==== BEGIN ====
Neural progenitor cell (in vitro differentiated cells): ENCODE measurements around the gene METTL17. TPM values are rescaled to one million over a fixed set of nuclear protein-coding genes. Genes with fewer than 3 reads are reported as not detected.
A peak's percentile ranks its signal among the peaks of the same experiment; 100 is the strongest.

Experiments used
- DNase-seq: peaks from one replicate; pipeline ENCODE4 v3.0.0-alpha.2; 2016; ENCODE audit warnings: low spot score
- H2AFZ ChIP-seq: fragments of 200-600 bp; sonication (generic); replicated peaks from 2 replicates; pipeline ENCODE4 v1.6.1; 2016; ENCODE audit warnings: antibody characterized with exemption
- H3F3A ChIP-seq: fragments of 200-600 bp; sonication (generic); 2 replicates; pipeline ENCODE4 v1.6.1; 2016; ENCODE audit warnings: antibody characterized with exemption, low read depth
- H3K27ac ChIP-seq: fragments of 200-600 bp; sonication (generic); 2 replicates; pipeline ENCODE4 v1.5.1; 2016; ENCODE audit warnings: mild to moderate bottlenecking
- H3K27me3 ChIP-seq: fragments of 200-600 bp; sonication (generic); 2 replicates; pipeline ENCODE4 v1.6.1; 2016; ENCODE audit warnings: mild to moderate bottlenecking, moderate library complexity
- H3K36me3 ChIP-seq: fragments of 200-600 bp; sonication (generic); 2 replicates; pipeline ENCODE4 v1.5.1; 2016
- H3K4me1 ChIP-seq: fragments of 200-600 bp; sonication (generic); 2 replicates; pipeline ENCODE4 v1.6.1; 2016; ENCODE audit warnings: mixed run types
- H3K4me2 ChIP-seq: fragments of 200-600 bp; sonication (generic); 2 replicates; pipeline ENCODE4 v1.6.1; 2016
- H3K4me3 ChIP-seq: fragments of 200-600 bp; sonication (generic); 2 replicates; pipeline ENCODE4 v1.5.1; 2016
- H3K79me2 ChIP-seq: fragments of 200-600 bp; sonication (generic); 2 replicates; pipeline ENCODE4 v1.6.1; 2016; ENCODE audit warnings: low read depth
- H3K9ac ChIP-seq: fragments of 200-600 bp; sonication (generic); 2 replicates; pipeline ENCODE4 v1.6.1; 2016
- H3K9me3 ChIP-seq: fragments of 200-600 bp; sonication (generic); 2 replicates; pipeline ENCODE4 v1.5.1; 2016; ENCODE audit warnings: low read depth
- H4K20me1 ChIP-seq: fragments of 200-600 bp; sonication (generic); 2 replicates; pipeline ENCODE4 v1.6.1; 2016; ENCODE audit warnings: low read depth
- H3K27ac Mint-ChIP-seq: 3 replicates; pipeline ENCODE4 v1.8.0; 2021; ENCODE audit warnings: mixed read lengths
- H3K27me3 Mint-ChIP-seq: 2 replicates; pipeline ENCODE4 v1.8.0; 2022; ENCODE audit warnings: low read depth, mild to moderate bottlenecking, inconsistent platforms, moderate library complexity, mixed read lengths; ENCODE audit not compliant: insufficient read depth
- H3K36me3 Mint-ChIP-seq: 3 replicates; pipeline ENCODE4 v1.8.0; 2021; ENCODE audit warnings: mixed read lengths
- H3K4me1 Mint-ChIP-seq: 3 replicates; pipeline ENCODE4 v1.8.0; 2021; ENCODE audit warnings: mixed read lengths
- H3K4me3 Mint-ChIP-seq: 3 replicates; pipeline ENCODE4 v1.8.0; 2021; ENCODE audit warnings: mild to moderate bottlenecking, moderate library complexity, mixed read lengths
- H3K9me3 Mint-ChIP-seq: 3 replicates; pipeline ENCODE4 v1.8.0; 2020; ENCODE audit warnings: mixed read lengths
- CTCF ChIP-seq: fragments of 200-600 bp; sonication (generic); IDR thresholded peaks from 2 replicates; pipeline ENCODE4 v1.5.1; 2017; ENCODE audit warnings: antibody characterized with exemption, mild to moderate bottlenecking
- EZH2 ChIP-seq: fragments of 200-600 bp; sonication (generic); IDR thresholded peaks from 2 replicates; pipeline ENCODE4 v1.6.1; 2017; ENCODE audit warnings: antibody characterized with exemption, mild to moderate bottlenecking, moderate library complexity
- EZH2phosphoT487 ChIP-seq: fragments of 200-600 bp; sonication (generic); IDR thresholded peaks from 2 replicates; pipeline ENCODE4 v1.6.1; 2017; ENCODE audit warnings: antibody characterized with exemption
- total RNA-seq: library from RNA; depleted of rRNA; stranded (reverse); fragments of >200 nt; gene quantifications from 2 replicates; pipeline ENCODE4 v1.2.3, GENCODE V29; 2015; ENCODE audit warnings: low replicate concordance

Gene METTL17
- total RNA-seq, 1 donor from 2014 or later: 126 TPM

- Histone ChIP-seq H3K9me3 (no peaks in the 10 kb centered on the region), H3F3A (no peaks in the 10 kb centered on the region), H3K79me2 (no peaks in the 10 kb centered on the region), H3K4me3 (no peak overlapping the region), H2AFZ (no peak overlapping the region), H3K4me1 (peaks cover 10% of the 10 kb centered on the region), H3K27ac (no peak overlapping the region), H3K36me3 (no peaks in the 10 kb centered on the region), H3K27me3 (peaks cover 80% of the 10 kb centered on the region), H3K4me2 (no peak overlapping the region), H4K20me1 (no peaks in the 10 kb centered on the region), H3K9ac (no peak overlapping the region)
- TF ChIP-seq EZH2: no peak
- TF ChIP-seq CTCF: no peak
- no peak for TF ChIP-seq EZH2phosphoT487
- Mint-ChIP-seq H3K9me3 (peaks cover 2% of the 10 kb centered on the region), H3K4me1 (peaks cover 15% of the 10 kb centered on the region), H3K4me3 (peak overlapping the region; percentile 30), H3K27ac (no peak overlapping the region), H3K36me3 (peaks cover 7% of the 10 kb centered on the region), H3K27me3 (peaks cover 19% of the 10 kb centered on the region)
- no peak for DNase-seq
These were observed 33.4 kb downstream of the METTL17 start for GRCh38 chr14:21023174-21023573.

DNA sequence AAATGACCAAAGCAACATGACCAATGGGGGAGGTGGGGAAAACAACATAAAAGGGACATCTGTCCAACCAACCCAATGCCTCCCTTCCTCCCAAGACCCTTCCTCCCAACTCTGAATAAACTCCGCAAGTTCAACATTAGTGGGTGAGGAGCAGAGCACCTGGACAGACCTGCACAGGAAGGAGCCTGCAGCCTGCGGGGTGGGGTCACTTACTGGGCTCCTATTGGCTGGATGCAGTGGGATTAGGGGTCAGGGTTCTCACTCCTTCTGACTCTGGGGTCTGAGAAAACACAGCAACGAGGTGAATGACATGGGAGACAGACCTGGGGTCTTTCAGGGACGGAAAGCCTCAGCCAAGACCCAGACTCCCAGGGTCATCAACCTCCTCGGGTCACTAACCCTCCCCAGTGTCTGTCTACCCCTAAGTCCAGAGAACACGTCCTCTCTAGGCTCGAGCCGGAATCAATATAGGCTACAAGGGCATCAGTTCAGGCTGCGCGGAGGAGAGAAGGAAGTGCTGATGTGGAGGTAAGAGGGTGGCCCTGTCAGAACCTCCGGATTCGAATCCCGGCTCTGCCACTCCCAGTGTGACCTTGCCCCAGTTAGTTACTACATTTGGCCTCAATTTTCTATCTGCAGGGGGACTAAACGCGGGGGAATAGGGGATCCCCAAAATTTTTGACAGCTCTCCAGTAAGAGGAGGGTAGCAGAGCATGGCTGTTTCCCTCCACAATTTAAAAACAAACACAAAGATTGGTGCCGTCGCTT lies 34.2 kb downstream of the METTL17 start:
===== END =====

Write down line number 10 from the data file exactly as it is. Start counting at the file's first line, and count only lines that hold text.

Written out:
- H3K4me1 ChIP-seq: fragments of 200-600 bp; sonication (generic); 2 replicates; pipeline ENCODE4 v1.6.1; 2016; ENCODE audit warnings: mixed run types